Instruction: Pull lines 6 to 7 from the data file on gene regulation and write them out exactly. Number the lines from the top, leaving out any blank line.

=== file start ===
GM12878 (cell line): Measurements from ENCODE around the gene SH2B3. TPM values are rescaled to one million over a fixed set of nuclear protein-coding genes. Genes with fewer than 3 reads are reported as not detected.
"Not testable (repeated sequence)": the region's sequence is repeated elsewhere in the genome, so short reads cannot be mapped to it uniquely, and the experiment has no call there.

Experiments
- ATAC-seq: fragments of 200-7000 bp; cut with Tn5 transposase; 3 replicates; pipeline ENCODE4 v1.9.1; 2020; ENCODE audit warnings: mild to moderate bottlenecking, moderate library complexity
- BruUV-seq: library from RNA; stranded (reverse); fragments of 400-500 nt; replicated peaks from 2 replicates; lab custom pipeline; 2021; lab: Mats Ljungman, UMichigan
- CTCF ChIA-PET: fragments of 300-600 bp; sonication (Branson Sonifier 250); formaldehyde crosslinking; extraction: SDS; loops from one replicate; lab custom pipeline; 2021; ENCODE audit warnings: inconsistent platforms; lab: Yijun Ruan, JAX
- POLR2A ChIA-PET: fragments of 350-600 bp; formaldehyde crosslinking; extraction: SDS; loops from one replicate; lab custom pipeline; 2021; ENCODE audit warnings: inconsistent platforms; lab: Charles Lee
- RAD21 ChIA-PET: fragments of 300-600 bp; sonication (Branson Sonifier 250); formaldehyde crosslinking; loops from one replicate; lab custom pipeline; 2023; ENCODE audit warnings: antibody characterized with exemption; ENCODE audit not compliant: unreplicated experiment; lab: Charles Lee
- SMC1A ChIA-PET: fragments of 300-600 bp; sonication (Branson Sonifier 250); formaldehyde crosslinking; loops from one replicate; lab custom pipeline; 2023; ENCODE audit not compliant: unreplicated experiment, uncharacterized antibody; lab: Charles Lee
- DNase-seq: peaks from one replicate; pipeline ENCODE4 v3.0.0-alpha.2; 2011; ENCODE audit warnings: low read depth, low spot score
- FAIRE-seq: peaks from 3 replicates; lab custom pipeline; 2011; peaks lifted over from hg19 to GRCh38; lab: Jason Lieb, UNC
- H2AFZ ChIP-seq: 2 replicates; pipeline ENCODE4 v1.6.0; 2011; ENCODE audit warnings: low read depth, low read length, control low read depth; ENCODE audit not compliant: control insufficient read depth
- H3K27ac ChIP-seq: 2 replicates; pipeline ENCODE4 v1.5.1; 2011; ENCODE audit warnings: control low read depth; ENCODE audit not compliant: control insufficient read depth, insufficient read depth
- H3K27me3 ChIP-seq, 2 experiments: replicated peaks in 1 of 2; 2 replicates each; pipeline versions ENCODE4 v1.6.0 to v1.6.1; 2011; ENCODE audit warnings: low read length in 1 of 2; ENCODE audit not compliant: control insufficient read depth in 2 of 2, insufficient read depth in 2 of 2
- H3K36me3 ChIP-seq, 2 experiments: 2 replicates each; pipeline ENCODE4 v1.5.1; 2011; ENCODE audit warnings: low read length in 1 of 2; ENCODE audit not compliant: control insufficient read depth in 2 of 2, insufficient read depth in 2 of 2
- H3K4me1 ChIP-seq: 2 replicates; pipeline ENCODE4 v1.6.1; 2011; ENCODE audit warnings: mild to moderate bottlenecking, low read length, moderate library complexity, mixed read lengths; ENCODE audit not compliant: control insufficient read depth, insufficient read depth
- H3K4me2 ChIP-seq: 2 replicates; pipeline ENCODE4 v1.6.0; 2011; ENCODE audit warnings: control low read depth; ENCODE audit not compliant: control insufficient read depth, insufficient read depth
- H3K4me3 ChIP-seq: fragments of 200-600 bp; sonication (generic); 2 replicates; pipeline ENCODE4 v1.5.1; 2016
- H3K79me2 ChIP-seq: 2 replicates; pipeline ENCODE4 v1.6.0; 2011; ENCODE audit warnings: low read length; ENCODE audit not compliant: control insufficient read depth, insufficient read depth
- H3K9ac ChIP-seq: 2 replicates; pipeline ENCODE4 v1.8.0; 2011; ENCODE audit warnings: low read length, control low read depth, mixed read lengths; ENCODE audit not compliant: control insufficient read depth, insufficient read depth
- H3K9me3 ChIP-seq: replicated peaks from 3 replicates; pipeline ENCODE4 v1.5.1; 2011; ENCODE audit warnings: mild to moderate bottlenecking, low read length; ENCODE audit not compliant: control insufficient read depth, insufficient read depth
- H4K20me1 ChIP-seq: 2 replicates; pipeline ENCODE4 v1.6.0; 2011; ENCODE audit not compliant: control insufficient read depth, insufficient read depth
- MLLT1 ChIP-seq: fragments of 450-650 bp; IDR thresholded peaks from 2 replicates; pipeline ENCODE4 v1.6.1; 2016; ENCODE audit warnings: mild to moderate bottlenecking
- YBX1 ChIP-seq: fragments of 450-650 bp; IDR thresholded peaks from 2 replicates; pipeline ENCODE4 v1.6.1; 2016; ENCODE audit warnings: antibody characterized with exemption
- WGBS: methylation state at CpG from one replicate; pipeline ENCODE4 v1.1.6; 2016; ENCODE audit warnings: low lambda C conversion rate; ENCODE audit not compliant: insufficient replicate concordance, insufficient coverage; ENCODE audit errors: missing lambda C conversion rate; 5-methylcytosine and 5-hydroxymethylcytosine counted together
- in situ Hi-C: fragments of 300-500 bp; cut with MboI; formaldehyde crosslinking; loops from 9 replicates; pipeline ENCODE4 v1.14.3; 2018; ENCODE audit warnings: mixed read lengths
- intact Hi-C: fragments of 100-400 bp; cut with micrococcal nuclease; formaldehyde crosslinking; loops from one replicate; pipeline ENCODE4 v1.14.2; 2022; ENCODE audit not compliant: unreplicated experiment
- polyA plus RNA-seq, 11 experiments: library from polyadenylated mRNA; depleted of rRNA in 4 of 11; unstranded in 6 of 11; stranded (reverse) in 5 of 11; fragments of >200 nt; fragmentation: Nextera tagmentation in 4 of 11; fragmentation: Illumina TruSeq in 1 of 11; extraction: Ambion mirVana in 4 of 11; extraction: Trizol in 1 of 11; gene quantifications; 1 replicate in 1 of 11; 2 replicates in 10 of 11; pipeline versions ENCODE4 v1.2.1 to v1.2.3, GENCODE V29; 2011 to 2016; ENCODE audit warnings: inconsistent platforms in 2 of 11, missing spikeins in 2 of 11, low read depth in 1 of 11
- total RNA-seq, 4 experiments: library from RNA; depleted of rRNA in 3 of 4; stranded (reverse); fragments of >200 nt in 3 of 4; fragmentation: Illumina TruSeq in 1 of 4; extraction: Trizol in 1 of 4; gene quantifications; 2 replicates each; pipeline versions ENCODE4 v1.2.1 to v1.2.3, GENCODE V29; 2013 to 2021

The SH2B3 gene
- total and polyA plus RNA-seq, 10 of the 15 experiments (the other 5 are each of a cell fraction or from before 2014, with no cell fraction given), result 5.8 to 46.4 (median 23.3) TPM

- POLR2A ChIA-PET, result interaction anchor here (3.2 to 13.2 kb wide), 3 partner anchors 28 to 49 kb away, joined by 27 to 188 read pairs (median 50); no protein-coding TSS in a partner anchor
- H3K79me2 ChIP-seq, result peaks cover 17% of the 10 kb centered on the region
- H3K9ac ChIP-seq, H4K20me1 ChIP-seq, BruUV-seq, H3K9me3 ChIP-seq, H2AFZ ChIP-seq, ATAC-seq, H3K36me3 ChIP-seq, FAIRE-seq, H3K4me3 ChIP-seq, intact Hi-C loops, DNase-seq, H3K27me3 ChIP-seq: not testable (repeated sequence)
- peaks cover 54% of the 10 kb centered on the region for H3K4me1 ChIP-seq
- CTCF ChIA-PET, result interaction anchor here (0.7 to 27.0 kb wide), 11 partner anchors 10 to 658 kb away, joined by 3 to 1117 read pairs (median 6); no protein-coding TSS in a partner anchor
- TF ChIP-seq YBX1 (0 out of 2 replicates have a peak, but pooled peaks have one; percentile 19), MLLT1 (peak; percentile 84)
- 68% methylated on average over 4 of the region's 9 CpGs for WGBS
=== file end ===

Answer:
- CTCF ChIA-PET: fragments of 300-600 bp; sonication (Branson Sonifier 250); formaldehyde crosslinking; extraction: SDS; loops from one replicate; lab custom pipeline; 2021; ENCODE audit warnings: inconsistent platforms; lab: Yijun Ruan, JAX
- POLR2A ChIA-PET: fragments of 350-600 bp; formaldehyde crosslinking; extraction: SDS; loops from one replicate; lab custom pipeline; 2021; ENCODE audit warnings: inconsistent platforms; lab: Charles Lee